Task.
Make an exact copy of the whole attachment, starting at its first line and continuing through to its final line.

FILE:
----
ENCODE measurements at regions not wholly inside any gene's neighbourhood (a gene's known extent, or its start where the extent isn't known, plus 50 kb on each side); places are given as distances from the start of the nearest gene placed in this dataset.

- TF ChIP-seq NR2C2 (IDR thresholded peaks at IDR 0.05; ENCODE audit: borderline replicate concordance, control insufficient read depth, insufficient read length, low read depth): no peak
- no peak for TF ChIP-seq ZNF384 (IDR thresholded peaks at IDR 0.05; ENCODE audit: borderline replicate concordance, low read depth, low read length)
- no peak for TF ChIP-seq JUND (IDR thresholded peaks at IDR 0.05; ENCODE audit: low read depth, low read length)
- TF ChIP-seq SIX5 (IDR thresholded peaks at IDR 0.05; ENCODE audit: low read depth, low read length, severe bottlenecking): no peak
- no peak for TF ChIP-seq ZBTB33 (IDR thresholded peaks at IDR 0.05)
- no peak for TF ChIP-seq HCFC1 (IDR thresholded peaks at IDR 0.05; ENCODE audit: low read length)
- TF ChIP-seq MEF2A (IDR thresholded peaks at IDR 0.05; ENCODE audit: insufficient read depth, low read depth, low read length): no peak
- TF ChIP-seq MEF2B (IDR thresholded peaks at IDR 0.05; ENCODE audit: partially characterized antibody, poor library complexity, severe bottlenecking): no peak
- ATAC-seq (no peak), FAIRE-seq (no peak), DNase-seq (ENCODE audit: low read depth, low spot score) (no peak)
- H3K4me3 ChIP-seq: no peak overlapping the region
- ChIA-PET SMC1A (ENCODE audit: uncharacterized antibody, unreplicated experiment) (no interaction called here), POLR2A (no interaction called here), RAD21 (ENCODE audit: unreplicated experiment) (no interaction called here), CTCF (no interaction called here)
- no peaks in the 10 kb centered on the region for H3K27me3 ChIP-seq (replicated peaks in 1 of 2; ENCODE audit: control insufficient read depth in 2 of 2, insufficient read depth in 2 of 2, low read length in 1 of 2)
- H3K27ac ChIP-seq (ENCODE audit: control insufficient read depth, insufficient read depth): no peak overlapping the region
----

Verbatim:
ENCODE measurements at regions not wholly inside any gene's neighbourhood (a gene's known extent, or its start where the extent isn't known, plus 50 kb on each side); places are given as distances from the start of the nearest gene placed in this dataset.

- TF ChIP-seq NR2C2 (IDR thresholded peaks at IDR 0.05; ENCODE audit: borderline replicate concordance, control insufficient read depth, insufficient read length, low read depth): no peak
- no peak for TF ChIP-seq ZNF384 (IDR thresholded peaks at IDR 0.05; ENCODE audit: borderline replicate concordance, low read depth, low read length)
- no peak for TF ChIP-seq JUND (IDR thresholded peaks at IDR 0.05; ENCODE audit: low read depth, low read length)
- TF ChIP-seq SIX5 (IDR thresholded peaks at IDR 0.05; ENCODE audit: low read depth, low read length, severe bottlenecking): no peak
- no peak for TF ChIP-seq ZBTB33 (IDR thresholded peaks at IDR 0.05)
- no peak for TF ChIP-seq HCFC1 (IDR thresholded peaks at IDR 0.05; ENCODE audit: low read length)
- TF ChIP-seq MEF2A (IDR thresholded peaks at IDR 0.05; ENCODE audit: insufficient read depth, low read depth, low read length): no peak
- TF ChIP-seq MEF2B (IDR thresholded peaks at IDR 0.05; ENCODE audit: partially characterized antibody, poor library complexity, severe bottlenecking): no peak
- ATAC-seq (no peak), FAIRE-seq (no peak), DNase-seq (ENCODE audit: low read depth, low spot score) (no peak)
- H3K4me3 ChIP-seq: no peak overlapping the region
- ChIA-PET SMC1A (ENCODE audit: uncharacterized antibody, unreplicated experiment) (no interaction called here), POLR2A (no interaction called here), RAD21 (ENCODE audit: unreplicated experiment) (no interaction called here), CTCF (no interaction called here)
- no peaks in the 10 kb centered on the region for H3K27me3 ChIP-seq (replicated peaks in 1 of 2; ENCODE audit: control insufficient read depth in 2 of 2, insufficient read depth in 2 of 2, low read length in 1 of 2)
- H3K27ac ChIP-seq (ENCODE audit: control insufficient read depth, insufficient read depth): no peak overlapping the region